Now listen, you who say, “Today or tomorrow we will go to this or that city, spend a year there, carry on business and make money.” Why, you do not even know what will happen tomorrow. What is your life? You are a mist that appears for a little while and then vanishes. Instead, you ought to say, “If it is the Lord’s will, we will live and do this or that.” As it is, you boast in your arrogant schemes. All such boasting is evil. If anyone, then, knows the good they ought to do and doesn’t do it, it is sin for them. James 4:13-17
We recently had the opportunity to enjoy a weekend in the NC mountains. It was glorious! One morning we awoke at the top of the mountain in our cabin and were among the clouds in a hazy fog. After just an hour the fog had lifted and we were enjoying the beautiful scenery that had been hidden by the mist.
James speaks of our lives as a mist that appears for just a moment and then vanishes in chapter 4:13-17. Other translations use the word “vapor” and the Greek word is “atmis” which means a “swirl of smoke arising from a fire”.
A vapor or mist is defined as insubstantial, or fleeting. That is our life, isn’t it? A quick mist that passes through earthly life and then onto eternity. Some might see that as depressing, but I find great comfort in it. Surely, we can endure hardship and pain to grow closer to Christ in this short vapor of life. There are days my life feels like a fire and I pray for just a small break from the heat and the smoke that is strangling the life and joy out of my soul. Then, I step back and remember that my joy comes from the Holy Spirit (1 Thessalonians 1:6) not from this world. I hear God whisper to my soul, “endure . . . persevere . . . take comfort that this life is only a vapor and when you arise from the fire you will live with me for eternity.”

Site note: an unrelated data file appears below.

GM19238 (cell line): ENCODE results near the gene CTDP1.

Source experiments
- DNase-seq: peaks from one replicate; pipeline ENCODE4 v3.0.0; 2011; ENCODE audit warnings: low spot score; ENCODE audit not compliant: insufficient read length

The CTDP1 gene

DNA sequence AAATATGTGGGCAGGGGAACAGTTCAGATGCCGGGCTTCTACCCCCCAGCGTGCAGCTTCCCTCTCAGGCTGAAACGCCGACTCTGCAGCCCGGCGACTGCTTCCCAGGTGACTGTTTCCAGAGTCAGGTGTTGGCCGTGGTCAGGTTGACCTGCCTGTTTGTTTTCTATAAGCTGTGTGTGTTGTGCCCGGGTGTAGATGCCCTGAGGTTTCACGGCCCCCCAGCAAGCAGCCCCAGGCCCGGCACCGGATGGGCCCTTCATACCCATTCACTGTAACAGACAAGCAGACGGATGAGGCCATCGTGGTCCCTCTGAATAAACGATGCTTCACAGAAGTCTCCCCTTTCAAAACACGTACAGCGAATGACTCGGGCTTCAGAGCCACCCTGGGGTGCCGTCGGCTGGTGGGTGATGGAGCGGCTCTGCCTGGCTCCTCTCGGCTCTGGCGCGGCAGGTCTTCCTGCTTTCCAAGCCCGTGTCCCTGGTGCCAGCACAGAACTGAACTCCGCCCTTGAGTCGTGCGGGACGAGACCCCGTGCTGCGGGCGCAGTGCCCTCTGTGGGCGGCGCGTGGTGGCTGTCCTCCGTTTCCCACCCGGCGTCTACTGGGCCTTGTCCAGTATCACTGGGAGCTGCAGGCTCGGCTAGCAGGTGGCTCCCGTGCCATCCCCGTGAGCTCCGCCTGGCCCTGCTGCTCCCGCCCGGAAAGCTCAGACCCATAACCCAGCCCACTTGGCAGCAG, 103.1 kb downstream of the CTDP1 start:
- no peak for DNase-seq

If you will stay with me for a minute I want to share another incredible insight that came to me while researching this passage (and using my dictionary). The imagery and parallelism came like poetry from the pages of James to my ears.
1. In verses 13 – 14 James is asks us, “Who are you to make plans past today? You life is temporary and God is in control of your today and tomorrow” Looking closely at the archaic definition of vapor you’ll see that it means a “fantastic or foolish idea”. That’s exactly what James is saying. Making plans for tomorrow is foolish, we should instead seek God instead of our own agendas.
2. James goes on to explain that bragging and boasting (v. 17) about our plans are sinful. Again, if you look it up, you will find that the intransitive verb for vapor is brag: to talk boastfully. Does anyone else think that is as cool as I do? Did anyone else even know there was such a thing as an intransitive verb or an archaic definition. I have to admit – not me! Until I started digging into scripture and finding new ways to make it come alive.
Isn’t it amazing how James plays on a small 5 letter word (vapor) and incorporates all it’s meanings into just 5 verses? Did he realize he was doing it? I don’t know if he did, but I bet God did! Did this take you to a deeper level of understanding and memory of these verses like it did me? If we take the time to sit down, read a different translation or two, pull out our dictionary and pray God opens our eyes to His Word – He will rock our world and open up our eyes to see beyond the flames of this vaporizing life and into eternity.